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IN THE NAME OF ALLAH, THE BENEFICENT, THE MERCIFUL
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"O you who believe! Be careful of your duty to Allah, and be with the truthful." [Noble Quran 9:119]

"If you obeyed most of those on earth they would mislead you far from Allah's way." [Noble Quran 6:116]

Return to the QURAN only - the complete and final STAND-ALONE Divine Message which also contains the authentic sunnah of the beloved Prophet Muhammad (SAAW)

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I bear witness that NONE is worthy of worship except ALLAH, He has NO partner nor partners, and I bear witness that Muhammad is the slave and Final Messenger of Allah.

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Friday, August 5, 2011

Imāms should respect the Qur’ān when leading the Tarāwīḥ Prayer





By: Shaikh (Dr) Haitham Al-Haddad

The greatest favour bestowed upon humanity is the revelation of the Qur’ān as it is the only way human beings can be in continuous touch with their Creator. People can easily measure their level of attachment to their Lord by measuring their level of attachment to the Qur’ān - recitation, study and contemplation of it. This divine writ was not revealed to be a book of hymns for aural enjoyment, but instead as a book of guidance, for Allāh says in the Qur’ān, “(This is) a Book (the Qur’ān) which We have sent down to you, full of blessings that they may ponder over its verses, and that men of understanding may remember.” As the Qur’ān is the unique and inimitable speech of Allāh, reciting it is a tremendous act of worship. However, its reward and comprehensive benefit can only be achieved once we put into practice what we understand. In fact, not putting enough attention to understanding the Qur’ān is condemned as Allāh the Most High says, “Do they not then think deeply about the Qur’ān, or are there locks upon their hearts (from understanding it?)” Many early scholars also condemned those who read the Qur’ān without putting enough effort into understanding it.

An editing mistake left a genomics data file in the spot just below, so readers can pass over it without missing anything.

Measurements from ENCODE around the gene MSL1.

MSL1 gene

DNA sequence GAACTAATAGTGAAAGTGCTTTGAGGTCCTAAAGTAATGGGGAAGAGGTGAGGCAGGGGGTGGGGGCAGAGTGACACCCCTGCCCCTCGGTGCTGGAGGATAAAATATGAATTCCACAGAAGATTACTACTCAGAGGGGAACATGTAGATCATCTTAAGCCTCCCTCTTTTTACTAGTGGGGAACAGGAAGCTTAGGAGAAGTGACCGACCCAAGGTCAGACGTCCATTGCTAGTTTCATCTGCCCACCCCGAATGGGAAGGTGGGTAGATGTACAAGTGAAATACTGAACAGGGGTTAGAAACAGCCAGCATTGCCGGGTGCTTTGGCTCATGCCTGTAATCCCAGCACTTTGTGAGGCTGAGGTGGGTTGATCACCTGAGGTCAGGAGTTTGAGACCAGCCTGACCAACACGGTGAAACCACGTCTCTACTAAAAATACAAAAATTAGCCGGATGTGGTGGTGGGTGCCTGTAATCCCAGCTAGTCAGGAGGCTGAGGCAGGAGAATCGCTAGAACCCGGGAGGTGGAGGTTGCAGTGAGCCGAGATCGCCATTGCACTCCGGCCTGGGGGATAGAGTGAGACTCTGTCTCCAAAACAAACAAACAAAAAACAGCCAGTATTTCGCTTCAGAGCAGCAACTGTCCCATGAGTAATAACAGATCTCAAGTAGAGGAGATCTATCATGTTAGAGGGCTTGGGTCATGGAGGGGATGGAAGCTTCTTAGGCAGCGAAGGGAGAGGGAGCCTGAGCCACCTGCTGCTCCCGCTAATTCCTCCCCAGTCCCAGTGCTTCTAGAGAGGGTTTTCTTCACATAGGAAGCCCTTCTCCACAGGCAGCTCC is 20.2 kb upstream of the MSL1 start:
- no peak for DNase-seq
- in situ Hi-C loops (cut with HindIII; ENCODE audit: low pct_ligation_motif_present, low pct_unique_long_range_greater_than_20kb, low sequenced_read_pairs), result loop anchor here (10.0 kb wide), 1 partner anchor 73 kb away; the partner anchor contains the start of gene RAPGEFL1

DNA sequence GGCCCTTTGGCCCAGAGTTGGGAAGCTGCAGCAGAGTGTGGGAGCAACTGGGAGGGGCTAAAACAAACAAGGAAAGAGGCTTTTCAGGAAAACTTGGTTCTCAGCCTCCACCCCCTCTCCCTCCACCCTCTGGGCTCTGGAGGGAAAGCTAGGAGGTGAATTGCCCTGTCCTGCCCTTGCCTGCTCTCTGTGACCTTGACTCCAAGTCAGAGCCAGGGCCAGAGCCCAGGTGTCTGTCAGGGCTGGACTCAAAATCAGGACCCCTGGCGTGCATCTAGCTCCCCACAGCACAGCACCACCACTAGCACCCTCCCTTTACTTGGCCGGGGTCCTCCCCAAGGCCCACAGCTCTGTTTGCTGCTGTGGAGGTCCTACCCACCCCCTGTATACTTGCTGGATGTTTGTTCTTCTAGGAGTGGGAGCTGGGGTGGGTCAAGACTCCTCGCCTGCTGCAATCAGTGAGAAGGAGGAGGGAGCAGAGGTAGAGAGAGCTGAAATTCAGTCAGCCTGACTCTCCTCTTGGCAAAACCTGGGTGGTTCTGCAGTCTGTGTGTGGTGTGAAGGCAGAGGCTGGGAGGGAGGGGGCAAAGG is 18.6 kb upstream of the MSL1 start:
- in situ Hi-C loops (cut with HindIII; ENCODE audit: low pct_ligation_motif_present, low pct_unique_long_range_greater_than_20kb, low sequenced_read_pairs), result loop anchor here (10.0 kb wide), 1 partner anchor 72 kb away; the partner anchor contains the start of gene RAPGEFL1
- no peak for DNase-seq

The way many Imāms recite during the Tarāwīḥ prayer is inexcusable and should be condemned in the strongest of ways by the people of knowledge and all individuals who respect the words of God. These Imāms recite the Qur’ān as if they are competing with the allocated time in order to finish the set amount and be rid of a heavy burden placed on their shoulders. In listening to some of them it is extremely difficult to make out what they are saying, whilst simultaneously, they make constant mistakes. There are reports of some mosques completing both twenty rak‘ah (units) of the Tarāwīḥ prayer and a whole juz’ of the Qur’ān in thirty minutes. This means that each rak‘ah takes ninety seconds in which one page of the Qur’ān is recited! What justification can such Imāms (and consequently the committees of such mosques) possibly give?


I would like to pose the following question to individuals who legitimize such conduct and deem it acceptable: Imagine that you are standing before God and that He is looking at you while you are praying, do you think Allāh is happy seeing and hearing His words read in this manner without giving them their due rights in terms of recitation and contemplation? Furthermore, I wonder if any of these Imāms or committee members are bold enough to allege that the Prophet would endorse this kind of prayer.


A famous 13th century scholar/scientist/chemist/astronomer, Ibn Qayyim gave an excellent summary of what a Muslim must do to remedy the hardness of the heart with the Qur'an. 


QUOTE